Using Client-Side Looping to Work within Governor Limits

October 22, 2008 Appirio

Repeat after me. The governor is our friend. It stops us from doing things we really shouldn’t be doing, so in a way the governor makes us a better person. At least as far as SaaS development goes.

As you may already be too familar, imposes limitations to ensure that their customers do not monopolize resources since they share a multi-tenant environment. These limits are called governors and are detailed in the Understanding Execution Governors and Limits section of the Apex Language Reference. If a script exceeds one of these limits, the associated governor issues a runtime exception and code execution is halted.
I am about to guide you through a simple example of using client-side looping in VisualForce to execute server-side Apex code that would otherwise have been unacceptable based on the governor limits.

Modifying your Apex

There are a number of situations when a solution like this might be helpful, but consider this situation; you want to move 10 million records from Source_Object__c to Target_Object__c via Apex. You would hit the governor limits on number of records retrieved via SOQL and the number of records processed via DML, just to name just a few.
Assuming there isn’t already an autonumber field on Source_Object__c that could help us keep track of our progress processing the records, we’ll first need to add a checkbox field to Source_Object__c called Processed__c.

We can then use that field in our SOQL query to ignore records already processed, and likewise set it to true as we process records. You would then need to modify your method with a few lines of code similar to what is in red below.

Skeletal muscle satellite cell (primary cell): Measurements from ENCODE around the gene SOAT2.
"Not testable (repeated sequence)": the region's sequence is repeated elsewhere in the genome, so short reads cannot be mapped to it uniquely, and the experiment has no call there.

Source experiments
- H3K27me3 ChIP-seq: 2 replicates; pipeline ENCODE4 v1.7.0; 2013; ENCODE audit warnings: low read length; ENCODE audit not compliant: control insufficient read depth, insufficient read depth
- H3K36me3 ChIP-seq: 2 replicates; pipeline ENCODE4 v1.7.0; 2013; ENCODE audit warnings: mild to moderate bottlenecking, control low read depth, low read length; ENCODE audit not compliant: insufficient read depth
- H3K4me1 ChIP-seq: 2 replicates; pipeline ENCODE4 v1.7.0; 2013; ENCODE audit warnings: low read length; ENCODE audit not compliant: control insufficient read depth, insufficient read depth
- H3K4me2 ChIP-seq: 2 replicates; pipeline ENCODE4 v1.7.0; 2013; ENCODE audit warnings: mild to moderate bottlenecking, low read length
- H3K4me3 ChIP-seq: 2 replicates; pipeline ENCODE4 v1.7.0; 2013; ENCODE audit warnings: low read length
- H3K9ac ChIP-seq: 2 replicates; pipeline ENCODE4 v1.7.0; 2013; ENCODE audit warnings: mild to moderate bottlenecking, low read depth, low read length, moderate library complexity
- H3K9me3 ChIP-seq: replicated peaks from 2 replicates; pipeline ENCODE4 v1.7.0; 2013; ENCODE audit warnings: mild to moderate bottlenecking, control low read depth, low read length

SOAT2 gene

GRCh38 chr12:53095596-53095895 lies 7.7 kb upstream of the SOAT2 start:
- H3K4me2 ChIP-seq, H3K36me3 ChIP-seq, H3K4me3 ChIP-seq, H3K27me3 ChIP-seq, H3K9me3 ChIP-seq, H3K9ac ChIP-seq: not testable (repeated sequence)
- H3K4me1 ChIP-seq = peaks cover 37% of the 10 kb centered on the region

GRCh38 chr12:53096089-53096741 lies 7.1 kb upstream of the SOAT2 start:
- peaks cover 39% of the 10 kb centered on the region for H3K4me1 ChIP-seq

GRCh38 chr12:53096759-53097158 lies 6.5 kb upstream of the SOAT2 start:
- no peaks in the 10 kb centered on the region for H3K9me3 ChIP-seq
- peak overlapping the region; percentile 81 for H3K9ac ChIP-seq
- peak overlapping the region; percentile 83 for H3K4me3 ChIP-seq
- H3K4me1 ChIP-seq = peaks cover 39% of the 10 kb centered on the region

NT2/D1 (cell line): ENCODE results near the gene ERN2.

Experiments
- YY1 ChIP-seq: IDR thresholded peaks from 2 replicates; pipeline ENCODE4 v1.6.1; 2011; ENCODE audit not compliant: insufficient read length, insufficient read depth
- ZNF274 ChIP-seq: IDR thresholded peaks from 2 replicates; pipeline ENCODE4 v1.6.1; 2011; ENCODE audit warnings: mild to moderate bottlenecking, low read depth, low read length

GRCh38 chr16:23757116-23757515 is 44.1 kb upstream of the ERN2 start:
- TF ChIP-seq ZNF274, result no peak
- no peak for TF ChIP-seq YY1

global class BatchProcessDemo {
webservice static void processItems() {
Integer queryLimit = (Limits.getLimitQueryRows() – Limits.getQueryRows()) / 2;
for (ListsourceItemList :[select Id, Color, Weight
from Source_Object__c
where Processed__c = false
limit :queryLimit ]) {
List itemsToInsert = new List();
for (Source_Object__c sourceItem : sourceItemList) {
sourceItem.Processed__c = true;
Target_Object__c targetItem = new Target_Object__c();
targetItem.Color__c = sourceItem.Color__c;
targetItem.Weight__c = sourceItem.Weight__c;
targetItem.Source_Object__c = sourceItem.Id;
if (Limits.getDMLRows() + itemsToInsert.size() + 1 >= Limits.getLimitDMLRows()) {
insert itemsToInsert;
update sourceItemList;
insert itemsToInsert;

Creating the Visualforce Page

As mentioned in a previous post by Frank and Kyle, make sure you have Development Mode enabled and then redirect your browser to to create your page. Click on Page Editor in the bottom left of the browser to open the Visualforce Editor. Add the following code between the tags to setup our form:

You’ll notice we use standard HTML input fields rather than Apex input fields since there is no VisualForce controller required. The fields will only be used on the client side via Javascript to batch our calls to Apex.
Add a

tag immediately after the tag to display progress during the batch processing.

After the

tag, add a button to allow us to kick off the processing.

Next, we’ll need to define the batchProcess() method by adding the following code after the first tag.

Click Save. Now you can click the Start button on your VisualForce page to perform the job in batches.

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